Scientific Glassblowers – A special breed

It takes a special kind of person to stand or sit at a bench or lathe for hours on end and to work mainly with borosilicate or quartz glass. Unlike soft glass, they require a higher melting point. Especially large Quartz tubes, where more than one torch spewing 3200 °C, is typically required to shape the material into the finished product.

One such person is Mike Souza, Scientific Glassblower at Princeton University. Souza is arguably one of the more technically knowledgeable glassblowers in the America. From time to time, Mike Souza and Richard Morgan, owner of Sandfire Scientific, collaborate on projects that require our carbon coating.

Recently, Souza posted some very complimentary words about Sandfire on his Facebook page entitled Princetonglas. You are making us blush, Mike. We posted one of his photos on this blog’s entry. It shows a snapshot of the Bridgman Technique for crystal growth and the comments he posted. The other is a photo he took of a sodium iodide single crystal grown in an ampoule we manufactured and carbon coated for Princeton experiment.

This particular project involves searching for Dark Matter. Which is the hypothetical substance that is believed by most astronomers to account for around five-sixths of matter in the universe. Overwhelming evidence suggests it is an invisible substance thought to bind galaxies together through its gravitational attraction. However, its direct detection has proved to be illusive by conventional techniques, as even the lowest level of radiation or electromagnetic wave can mask its signal.

The most promising hypothesis is that at least some of its mass is composed of WIMPS (weakly interactive massive particles), which pass through the universe and our Earth. Occasionally they should bump into an atomic nucleus. If sodium iodide crystal is used as a scintillator, this incident should produce a flash of light if this happens with in the detector.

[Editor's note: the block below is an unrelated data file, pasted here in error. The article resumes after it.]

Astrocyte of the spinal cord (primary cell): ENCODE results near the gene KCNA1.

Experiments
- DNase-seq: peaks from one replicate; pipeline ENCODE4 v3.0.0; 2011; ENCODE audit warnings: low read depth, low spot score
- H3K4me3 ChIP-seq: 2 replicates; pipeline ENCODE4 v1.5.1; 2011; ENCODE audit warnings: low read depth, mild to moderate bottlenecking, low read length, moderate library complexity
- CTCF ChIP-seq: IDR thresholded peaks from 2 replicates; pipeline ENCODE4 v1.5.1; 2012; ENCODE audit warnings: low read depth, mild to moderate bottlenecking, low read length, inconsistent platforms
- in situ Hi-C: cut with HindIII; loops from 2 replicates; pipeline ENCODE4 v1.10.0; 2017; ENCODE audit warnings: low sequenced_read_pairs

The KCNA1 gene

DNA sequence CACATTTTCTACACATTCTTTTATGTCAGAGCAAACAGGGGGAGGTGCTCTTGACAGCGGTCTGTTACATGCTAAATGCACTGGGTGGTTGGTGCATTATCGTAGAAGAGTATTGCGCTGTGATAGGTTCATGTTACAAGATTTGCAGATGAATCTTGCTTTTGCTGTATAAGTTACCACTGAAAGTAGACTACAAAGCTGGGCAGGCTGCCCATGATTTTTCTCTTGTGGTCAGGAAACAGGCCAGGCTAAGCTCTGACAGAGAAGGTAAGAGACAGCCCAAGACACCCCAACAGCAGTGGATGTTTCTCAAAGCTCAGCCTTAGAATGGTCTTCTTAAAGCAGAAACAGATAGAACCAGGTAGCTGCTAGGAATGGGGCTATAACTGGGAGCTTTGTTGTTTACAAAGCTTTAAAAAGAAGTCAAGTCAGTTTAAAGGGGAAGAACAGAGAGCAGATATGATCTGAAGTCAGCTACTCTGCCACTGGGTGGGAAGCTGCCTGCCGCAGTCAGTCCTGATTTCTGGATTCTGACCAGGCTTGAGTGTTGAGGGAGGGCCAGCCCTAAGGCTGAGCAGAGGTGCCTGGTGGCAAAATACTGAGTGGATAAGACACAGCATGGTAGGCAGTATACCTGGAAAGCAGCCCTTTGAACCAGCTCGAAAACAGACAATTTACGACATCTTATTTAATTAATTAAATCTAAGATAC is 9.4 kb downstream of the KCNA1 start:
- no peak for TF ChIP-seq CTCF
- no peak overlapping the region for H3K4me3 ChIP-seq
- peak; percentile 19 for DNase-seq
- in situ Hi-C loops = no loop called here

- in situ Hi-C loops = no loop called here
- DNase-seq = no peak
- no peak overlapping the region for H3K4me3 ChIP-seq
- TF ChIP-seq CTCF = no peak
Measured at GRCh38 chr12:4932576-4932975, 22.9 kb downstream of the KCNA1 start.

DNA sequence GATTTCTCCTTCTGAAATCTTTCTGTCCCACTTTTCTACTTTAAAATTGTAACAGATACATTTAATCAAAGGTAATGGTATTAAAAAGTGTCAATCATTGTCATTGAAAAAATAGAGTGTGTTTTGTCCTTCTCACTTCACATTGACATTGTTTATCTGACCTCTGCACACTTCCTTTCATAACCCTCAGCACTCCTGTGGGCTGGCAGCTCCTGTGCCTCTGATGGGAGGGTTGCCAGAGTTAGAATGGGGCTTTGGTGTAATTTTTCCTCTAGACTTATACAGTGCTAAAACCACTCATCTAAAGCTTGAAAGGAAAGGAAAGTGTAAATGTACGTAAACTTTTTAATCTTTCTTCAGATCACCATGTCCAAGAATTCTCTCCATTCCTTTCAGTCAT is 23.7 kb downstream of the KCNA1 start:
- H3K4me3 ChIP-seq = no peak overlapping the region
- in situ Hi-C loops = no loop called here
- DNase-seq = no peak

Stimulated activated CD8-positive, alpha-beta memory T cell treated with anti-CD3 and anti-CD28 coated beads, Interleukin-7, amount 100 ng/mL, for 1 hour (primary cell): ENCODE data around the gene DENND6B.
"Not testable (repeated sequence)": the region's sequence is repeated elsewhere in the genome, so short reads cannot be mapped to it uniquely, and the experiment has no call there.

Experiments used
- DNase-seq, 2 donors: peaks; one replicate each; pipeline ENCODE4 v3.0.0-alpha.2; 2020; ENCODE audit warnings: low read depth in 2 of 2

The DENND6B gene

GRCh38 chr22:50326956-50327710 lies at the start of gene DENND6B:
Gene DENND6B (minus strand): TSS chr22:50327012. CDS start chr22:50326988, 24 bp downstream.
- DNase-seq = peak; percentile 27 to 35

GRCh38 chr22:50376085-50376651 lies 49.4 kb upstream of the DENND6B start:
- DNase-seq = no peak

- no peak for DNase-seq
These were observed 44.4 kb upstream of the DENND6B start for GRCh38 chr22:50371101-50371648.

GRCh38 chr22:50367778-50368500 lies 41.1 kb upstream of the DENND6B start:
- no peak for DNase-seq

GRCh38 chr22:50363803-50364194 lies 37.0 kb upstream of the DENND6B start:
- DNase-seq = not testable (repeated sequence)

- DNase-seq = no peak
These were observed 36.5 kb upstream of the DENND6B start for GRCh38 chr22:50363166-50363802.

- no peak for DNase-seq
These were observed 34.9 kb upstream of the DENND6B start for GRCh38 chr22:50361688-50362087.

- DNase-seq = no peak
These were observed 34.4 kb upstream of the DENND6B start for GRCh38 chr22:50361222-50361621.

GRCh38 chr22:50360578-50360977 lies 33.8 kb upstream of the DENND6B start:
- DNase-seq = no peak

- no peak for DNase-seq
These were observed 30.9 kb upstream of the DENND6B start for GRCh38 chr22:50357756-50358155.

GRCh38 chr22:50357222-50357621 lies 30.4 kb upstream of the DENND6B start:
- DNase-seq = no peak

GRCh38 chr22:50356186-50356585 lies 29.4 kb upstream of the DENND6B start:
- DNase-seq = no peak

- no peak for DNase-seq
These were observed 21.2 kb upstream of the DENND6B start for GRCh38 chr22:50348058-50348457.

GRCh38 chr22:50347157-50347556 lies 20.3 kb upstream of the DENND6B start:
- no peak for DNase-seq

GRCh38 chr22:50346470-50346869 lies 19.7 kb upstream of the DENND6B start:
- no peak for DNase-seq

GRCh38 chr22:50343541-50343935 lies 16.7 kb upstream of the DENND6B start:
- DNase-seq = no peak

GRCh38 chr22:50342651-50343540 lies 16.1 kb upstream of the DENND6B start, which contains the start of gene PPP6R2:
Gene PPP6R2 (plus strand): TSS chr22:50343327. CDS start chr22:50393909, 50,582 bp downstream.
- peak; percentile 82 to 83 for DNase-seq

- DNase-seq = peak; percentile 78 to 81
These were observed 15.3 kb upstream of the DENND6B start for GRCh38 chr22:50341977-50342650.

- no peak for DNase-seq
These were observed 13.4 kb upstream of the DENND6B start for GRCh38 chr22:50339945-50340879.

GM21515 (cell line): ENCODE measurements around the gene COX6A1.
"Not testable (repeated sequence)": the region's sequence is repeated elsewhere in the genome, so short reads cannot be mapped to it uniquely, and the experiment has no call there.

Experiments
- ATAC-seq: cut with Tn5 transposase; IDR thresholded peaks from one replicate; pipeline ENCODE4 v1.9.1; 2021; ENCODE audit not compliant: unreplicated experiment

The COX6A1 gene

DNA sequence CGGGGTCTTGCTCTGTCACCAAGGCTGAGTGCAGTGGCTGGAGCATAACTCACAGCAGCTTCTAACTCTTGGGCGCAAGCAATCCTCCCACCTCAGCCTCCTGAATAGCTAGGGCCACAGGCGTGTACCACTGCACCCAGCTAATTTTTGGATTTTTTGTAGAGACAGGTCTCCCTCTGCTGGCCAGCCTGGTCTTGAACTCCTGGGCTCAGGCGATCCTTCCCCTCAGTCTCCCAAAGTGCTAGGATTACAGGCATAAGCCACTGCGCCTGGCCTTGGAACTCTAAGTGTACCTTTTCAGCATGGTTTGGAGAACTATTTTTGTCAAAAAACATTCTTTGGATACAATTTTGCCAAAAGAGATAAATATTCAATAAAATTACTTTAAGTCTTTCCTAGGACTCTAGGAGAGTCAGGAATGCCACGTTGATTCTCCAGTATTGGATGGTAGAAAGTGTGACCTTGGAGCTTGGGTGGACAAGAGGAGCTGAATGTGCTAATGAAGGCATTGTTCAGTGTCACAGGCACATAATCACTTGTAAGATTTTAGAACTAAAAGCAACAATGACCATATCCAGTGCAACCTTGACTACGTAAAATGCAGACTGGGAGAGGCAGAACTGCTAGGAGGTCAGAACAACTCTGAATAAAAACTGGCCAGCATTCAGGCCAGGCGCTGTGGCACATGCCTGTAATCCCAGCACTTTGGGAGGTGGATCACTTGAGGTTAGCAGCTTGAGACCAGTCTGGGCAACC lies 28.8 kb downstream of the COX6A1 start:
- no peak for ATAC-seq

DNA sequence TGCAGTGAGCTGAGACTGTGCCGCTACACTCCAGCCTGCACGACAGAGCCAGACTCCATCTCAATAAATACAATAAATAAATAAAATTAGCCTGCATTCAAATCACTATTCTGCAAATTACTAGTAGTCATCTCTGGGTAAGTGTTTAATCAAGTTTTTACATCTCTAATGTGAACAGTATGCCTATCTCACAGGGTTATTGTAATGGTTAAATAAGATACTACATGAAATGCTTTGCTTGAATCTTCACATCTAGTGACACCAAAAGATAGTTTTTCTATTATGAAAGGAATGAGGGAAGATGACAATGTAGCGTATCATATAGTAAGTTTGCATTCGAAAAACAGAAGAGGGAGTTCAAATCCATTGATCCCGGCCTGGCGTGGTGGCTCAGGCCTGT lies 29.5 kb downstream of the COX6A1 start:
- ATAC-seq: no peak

The SABRE (Sodium-Iodide with Active Background Rejection) Group at Princeton, headed by Dr. Frank Calaprice, is working on the development of ultra-pure NaI Crystals for detectors about to go online next year in both the Northern and Southern Hemispheres, respectively Gran Sasso in Italy and at the Stawell Underground Lab in Victoria, Australia.

So, at a time when Scientific Glassblowers are shrinking in numbers due to various reasons, such as universities closing their glassblowing shops, cheaper labor abroad, and little to no training offered in that profession, except for Salem College who do a great job, we are glad to be friends with Mike Souza. We respect his wealth of knowledge and experience and we are proud to be able to offer him assistance with his collaborative projects.

More to follow at some point on the SABRE project. In the meantime, please feel free to contact us regarding our Quartz ampoules that we can provide with a layer of pyrolyzed carbon.

Here’s a couple more comments we received from some of our customers:

I received the quartz crucibles and caps. They are great! Excellent work! Thanks.  Christopher

I’m writing to let you know we received the Quartz glass capsules and were able to fire one in our oven at 1050 C for over a day with no problems. My supervisor is especially pleased with how the process has turned out, and we have you guys to thank for that.  Jake